Agorazein’s ‘Siempre’ LP is a Sophisticated and Sleek Statement on Spanish Hip-Hop

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It’s been a minute since decade-old madrileño hip-hop crew Agorazein dropped an album — solo projects like Sticky M.A.’s 2014 Chill Trill and C. Tangana’s 10/15 mixtape were some of the last full productions we’ve heard from them.

Predictably, times have changed for the group since they last put an EP out. Purists (and there are many) can complain about the auto-tune and mac ’n’ cheese orange Lambos in Siempre’s teaser — an amalgamation of three of the record’s videos — all they want. AGZ wasn’t out to please the haters when they unleashed the 15-track album, which came to fruition when the group found themselves all living in the same area again, in the eastern Madrid neighborhood of Quintana.

“The idea was to make a movie and I’m going to tell it to you clearly: I want a Lamborghini,” emcee Fabianni told Mondo Sonoro of the video for “Qué Pasará,” which made it into the album’s teaser, in a recent interview. In the same article, C.Tangana cautioned heads that their distaste for auto-tune put them in the same camp as the people who chastised Bob Dylan for picking up the electric guitar.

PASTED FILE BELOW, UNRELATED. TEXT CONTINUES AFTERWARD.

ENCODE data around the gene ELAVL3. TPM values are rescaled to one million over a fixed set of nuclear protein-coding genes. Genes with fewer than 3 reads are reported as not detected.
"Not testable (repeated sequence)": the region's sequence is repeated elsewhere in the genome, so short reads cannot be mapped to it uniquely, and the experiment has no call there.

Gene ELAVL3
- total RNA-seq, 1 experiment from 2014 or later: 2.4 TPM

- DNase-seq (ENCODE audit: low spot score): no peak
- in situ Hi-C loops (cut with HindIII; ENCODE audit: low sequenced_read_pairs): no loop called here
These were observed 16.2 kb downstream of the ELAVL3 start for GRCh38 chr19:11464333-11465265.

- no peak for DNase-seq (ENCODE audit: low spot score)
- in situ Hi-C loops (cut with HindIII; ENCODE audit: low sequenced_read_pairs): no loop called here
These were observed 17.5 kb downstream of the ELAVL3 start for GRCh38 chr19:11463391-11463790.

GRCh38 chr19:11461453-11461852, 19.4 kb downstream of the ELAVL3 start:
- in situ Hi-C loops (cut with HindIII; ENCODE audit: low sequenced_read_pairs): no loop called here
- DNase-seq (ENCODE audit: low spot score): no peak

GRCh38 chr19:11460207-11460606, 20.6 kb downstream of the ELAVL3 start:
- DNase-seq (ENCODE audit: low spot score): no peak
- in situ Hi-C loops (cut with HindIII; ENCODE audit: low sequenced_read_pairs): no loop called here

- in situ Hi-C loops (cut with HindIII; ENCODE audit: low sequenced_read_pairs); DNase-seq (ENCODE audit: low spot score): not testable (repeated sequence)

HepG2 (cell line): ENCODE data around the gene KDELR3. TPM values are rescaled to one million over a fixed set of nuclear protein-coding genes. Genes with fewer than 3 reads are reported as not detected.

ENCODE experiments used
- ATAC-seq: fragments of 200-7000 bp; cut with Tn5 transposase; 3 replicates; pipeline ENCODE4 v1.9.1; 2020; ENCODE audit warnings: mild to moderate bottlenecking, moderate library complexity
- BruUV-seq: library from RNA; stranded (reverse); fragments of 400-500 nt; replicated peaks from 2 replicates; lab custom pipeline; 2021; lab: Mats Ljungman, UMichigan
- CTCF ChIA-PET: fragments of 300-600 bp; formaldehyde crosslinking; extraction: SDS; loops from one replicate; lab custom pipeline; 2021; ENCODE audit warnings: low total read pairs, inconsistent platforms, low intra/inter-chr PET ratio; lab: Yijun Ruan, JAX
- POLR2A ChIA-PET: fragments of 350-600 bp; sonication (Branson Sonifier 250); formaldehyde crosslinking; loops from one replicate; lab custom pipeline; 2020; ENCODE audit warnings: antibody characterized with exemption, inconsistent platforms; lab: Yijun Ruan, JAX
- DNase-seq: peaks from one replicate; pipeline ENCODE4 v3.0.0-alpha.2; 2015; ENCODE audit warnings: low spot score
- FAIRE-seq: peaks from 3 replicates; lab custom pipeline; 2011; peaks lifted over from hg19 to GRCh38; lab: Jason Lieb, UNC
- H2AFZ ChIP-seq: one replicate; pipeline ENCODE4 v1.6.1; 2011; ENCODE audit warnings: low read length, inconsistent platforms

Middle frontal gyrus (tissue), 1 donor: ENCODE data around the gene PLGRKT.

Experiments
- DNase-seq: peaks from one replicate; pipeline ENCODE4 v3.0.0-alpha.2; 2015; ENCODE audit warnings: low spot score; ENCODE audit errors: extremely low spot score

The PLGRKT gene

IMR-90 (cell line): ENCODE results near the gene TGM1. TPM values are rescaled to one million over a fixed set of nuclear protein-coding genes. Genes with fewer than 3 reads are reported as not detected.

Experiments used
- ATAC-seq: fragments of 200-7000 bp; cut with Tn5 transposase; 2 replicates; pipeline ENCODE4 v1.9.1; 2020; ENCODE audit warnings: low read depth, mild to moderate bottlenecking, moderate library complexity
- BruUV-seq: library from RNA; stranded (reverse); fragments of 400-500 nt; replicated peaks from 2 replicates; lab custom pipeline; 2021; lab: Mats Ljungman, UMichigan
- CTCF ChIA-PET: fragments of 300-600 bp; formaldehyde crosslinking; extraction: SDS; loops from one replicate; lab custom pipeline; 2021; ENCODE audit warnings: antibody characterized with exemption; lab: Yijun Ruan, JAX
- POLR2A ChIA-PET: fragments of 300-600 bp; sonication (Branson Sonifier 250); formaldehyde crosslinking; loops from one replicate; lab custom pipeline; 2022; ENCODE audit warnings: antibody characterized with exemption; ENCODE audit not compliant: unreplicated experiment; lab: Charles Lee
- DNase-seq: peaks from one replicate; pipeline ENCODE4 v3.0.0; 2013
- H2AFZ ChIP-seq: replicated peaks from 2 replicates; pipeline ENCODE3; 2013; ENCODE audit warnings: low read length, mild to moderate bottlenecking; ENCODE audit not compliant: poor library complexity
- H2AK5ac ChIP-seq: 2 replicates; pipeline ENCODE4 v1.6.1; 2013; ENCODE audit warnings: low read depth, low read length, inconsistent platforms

It’s true that “Qué Pasará”’s lane switching and James Turrell-lit party scenes cut a drastic contrast with the crew’s earlier clips, like the North Face-clad street scenes of 2011’s “I Can’t Get It Out,” but who is asking artists to keep it stagnant these days? Though Agorazein is firm on the fact that they’re not out to copy North America’s big hip-hop names, they’re operating in Drake’s world. In 2016, the mainstream wants its hip-hop hybridized and sleek.

Siempre may be controversial, but it also counts as a sophisticated offering from this squad. C.Tangana explains that album was largely produced by Banana Bahia, and lyrics range from relationship traumas (“Mentira,” “Tentación”) to reflections on the long rap road (“100k Pasos,” “Ya Sabes,” and “Lo Mío.”) Agorazein are now game veterans and the new offering signals that they’ve stepped up the gloss of their production. The group’s own description of the collection is a literal rundown of themes: “young blood, futuro, perfection, dinero, fame, cálculo, drugs, subgrave, sex, odio, love, gloria, freedom, relax, time, musical aesthetic, medio-game, familia, crab, negocio, más.” Agorazein’s giving us life as they know it — we’ll have to wait and see who is down for the evolution.